Parameters

• p: System parameter prime order of group G1 (global constant)
• AppID: FIDO AppID (i.e. https-URL of TrustedFacets object)

Algorithm outline

1. KRD = BuildAndEncodeKRD(); // all traditional Registration tasks are here
2. BigNumber $l = RAND(p)$
3. ECPoint $R = A^l$;
4. ECPoint $S = B^l$;
5. ECPoint $T = C^l$;
6. ECPoint $W = D^l$;
7. BigInteger $r = RAND(p)$
8. ECPoint $U = S^r$
9. BigInteger $c = H(U | S | W | AppID | H(KRD))$
10. BigInteger $s = r + c \cdot sk \pmod{p}$
11. signature = (c, s, R, S, T, W)
12. return (signature, KRD)

#### 3.5.2 ECDAA-Sign Split between Authenticator and ASM

This section is non-normative.

Note

This split requires both the authenticator and ASM to be honest to achieve anonymity. Only the authenticator must be trusted for unforgeability. The communication between ASM and authenticator must be secure.

Algorithm outline

1. The ASM randomizes the credential
1. BigNumber $l = RAND(p)$
2. ECPoint $R = A^l$;
3. ECPoint $S = B^l$;
4. ECPoint $T = C^l$;
5. ECPoint $W = D^l$;
2. The ASM sends $l, AppID$ to the authenticator
3. The authenticator performs the following tasks
1. KRD = BuildAndEncodeKRD(); // all traditional Registration tasks are here
2. ECPoint $S' = B^l$
3. ECPoint $W' = D^l$
4. BigInteger $r = RAND(p)$
5. ECPoint $U = S^r$
6. BigInteger $c = H(U | S' | W' | AppID | H(KRD))$
7. BigInteger $s = r + c \cdot sk \pmod{p}$
8. Send $c, s, KRD$ to the ASM
4. The ASM sets signature = (c, s, R, S, T, W) and outputs (signature, KRD)

#### 3.5.3 ECDAA-Sign Split between TPM and ASM

This section is non-normative.

Note

This algorithm is for the special case of a TPMv2 as authenticator. This case requires both the TPM and ASM to be honest for anonymity and unforgeability (see [XYZF-2014]).

Algorithm outline

1. The ASM randomizes the credential
1. BigNumber $l = RAND(p)$
2. ECPoint $R = A^l$;
3. ECPoint $S = B^l$;
4. ECPoint $T = C^l$;
5. ECPoint $W = D^l$;
2. The ASM calls TPM2_Commit() with $P1$ set to $S$ and $s2, y2$ empty buffers. The ASM receives the result values $K, L, E=S^r$ and ctr. $K$ and $L$ are empty since $s2, y2$ are empty buffers.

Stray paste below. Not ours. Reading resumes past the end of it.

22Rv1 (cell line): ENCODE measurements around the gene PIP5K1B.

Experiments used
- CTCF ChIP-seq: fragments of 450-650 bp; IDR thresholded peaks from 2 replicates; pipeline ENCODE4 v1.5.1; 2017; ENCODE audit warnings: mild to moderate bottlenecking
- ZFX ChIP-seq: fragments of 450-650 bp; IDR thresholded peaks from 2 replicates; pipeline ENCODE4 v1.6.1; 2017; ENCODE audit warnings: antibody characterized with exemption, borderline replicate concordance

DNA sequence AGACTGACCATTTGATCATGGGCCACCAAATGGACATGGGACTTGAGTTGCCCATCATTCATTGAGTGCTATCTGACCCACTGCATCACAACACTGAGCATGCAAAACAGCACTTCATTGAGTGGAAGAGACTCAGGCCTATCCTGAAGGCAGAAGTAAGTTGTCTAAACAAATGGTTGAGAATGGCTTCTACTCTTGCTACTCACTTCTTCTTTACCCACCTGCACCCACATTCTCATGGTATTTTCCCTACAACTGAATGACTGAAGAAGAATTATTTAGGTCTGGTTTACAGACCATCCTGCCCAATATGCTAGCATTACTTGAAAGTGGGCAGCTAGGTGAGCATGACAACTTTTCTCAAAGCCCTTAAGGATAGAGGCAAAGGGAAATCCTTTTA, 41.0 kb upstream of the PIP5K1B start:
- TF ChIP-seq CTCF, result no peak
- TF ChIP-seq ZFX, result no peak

3. The ASM calls TPM2_Create to generate the new authentication key pair.
4. The ASM calls TPM2_Certify() on the newly created key with ctr from the TPM2_Commit and $E, S, W, AppID$ as qualifying data ($E=S^r$ is returned by step 2). The ASM receives signature $c, s$ and attestation block KRD (i.e. TPMS_ATTEST structure in this case).
5. The ASM sets signature = (c, s, R, S, T, W) and outputs (signature, KRD)

### 3.6 ECDAA-Verify Operation

This section is normative.

Note

One ECDAA-Verify operation is required for the FIDO Server as part of each FIDO Registration.

boolean EcdaaVerify(signature, AppID, KRD, ModelName)

Parameters

• p: System parameter prime order of group $G_1$ (global constant)
• $P_2$: System parameter generator of group $G_2$ (global constant)
• signature: $(c, s, R, S, T, W)$
• AppID: FIDO AppID
• KRD: Attestation Data object as defined in other specifications.
• ModelName: the claimed FIDO authenticator model (i.e. either AAID or AAGUID)

Algorithm outline

1. Based on the claimed ModelName, look up $X, Y$ from trusted source
2. Check that $R, S, T, W \in G_1$, $R \neq 1_{G_1}$, and $S \neq 1_{G_1}$.
3. $H(S^s \cdot W^{-c} | S | W | AppID | H(KRD)) \stackrel{?}{=} c$; fail if not equal
Note

$B = A^y = P_1^{l y}$

$D = Q^{l_J y} = P_1^{sk l_J y} = B^{sk}$

$S = B^l$ and $W = D^l$

$U = S^r$

$S^s \cdot W^{-c} = S^{r + c sk} \cdot W^{-c} = U \cdot S^{c sk} \cdot W^{-c}$
$= U \cdot B^{l c sk} \cdot D^{-l c} = U \cdot B^{l c sk} \cdot B^{-l c sk} = U$

4. $e(R, Y) \stackrel{?}{=} e(S, P_2)$; fail if not equal
Note

$e(R, Y) = e(A^l, P_2^y); e(S, P_2) = e(B^l, P_2) = e(A^{l y}, P_2)$

5. $e(T, P_2) \stackrel{?}{=} e(R \cdot W, X)$; fail if not equal
Note

$e(T, P_2) = e(C^l, P_2) = e(A^{x l} \cdot Q^{x l y l_J}, P_2); e(A^l \cdot D^l, X) = e(A^l \cdot Q^{l y l_J}, P_2^x)$

6. for (all sk' on RogueList) do if $W \stackrel{?}{=} S^{sk'}$ fail;
7. // perform all other processing steps for new credential registration
Note
In the case of a TPMv2, i.e. KRD is a TPMS_ATTEST object. In this case the verifier must check whether the TPMS_ATTEST object starts with TPM_GENERATED magic number and whether its field objectAttributes contains the flag fixedTPM=1 (indicating that the key was generated by the TPM).
8. return true;

## 4. FIDO ECDAA Object Formats and Algorithm Details

This section is normative.

### 4.1 Supported Curves for ECDAA

Definition of G1

G1 is an elliptic curve group E : $y^2 = x^3 + ax + b$ over $F(q)$ with $a=0$.

Definition of G2

G2 is the p-torsion subgroup of $E'(F_{q^2})$ where E' is a sextic twist of E. With E' : $y'^2 = x'^3 + b'$.

An element of $F(q^2)$ is represented by a pair (a,b) where a + bX is an element of $F(q)[X] / $. We use angle brackets $$ to signify the ideal generated by the enclosed value.